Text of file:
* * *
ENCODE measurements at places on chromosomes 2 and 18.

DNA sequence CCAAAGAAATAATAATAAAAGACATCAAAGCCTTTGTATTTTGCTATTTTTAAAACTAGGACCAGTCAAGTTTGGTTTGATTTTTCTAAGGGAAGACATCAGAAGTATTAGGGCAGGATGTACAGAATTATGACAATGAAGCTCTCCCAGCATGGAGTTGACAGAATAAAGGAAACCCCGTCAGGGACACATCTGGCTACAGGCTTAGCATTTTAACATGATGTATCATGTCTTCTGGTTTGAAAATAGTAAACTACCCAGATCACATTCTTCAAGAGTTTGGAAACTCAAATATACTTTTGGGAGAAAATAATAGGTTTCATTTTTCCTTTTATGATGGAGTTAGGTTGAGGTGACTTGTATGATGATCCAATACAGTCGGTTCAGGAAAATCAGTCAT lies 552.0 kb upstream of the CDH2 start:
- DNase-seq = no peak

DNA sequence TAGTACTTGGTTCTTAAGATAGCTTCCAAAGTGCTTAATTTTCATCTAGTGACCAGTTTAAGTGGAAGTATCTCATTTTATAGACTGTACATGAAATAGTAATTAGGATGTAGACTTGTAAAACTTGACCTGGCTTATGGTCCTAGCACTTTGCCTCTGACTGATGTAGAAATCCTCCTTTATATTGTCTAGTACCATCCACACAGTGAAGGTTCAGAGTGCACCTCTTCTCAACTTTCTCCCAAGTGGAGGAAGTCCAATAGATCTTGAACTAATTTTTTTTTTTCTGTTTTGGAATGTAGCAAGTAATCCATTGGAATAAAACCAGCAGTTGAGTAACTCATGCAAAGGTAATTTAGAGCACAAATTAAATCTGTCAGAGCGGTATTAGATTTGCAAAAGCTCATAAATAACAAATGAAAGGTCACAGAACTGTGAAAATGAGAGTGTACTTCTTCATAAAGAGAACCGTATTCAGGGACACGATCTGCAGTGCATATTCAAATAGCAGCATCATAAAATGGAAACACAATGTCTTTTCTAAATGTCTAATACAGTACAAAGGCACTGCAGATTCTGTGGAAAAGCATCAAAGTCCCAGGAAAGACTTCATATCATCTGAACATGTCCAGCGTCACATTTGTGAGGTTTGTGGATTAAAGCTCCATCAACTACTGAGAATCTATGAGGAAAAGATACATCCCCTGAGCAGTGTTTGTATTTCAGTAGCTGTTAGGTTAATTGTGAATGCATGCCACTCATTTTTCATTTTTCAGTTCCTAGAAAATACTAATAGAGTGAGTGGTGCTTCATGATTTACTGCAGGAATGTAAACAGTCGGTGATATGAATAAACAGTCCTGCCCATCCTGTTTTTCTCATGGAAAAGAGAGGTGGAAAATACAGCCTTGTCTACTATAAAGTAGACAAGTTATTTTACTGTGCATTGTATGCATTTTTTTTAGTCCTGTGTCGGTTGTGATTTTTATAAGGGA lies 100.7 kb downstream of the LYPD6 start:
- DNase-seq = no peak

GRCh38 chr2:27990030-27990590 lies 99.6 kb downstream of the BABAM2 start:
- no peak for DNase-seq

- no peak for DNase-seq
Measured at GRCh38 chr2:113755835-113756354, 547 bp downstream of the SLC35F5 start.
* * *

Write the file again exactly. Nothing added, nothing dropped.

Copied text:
ENCODE measurements at places on chromosomes 2 and 18.

DNA sequence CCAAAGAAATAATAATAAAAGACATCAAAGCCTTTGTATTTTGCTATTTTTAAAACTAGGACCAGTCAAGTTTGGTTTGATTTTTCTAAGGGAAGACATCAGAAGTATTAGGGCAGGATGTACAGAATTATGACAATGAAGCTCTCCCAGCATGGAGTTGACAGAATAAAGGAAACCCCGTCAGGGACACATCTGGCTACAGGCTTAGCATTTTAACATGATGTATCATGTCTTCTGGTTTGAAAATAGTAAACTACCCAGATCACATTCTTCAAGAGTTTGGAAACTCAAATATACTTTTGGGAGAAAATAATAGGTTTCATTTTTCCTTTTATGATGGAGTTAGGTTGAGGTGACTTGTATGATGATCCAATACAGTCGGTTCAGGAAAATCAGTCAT lies 552.0 kb upstream of the CDH2 start:
- DNase-seq = no peak

DNA sequence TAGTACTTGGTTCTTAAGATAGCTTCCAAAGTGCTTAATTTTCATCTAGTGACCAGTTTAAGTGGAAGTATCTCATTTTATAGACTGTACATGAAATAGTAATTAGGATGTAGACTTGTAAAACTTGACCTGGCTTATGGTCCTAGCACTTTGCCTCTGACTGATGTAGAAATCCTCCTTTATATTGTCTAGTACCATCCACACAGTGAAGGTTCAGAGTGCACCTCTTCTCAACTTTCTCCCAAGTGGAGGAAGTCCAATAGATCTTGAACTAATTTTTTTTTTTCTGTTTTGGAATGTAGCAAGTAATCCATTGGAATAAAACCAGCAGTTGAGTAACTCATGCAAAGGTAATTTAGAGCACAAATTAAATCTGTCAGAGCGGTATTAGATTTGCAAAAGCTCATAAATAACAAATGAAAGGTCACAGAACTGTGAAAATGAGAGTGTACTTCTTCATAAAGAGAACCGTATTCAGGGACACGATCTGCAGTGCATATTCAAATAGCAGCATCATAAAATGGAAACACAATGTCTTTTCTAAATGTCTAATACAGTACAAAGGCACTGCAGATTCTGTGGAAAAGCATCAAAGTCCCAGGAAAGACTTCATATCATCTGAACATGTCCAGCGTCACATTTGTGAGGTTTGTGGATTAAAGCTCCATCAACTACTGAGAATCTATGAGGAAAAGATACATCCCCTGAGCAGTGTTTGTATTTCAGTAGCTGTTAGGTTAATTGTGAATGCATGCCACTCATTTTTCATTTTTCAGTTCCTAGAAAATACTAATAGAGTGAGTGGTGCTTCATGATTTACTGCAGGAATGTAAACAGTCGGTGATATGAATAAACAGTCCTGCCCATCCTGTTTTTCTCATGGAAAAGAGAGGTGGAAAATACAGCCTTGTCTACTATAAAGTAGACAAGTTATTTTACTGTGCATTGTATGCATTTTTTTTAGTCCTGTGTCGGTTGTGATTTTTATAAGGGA lies 100.7 kb downstream of the LYPD6 start:
- DNase-seq = no peak

GRCh38 chr2:27990030-27990590 lies 99.6 kb downstream of the BABAM2 start:
- no peak for DNase-seq

- no peak for DNase-seq
Measured at GRCh38 chr2:113755835-113756354, 547 bp downstream of the SLC35F5 start.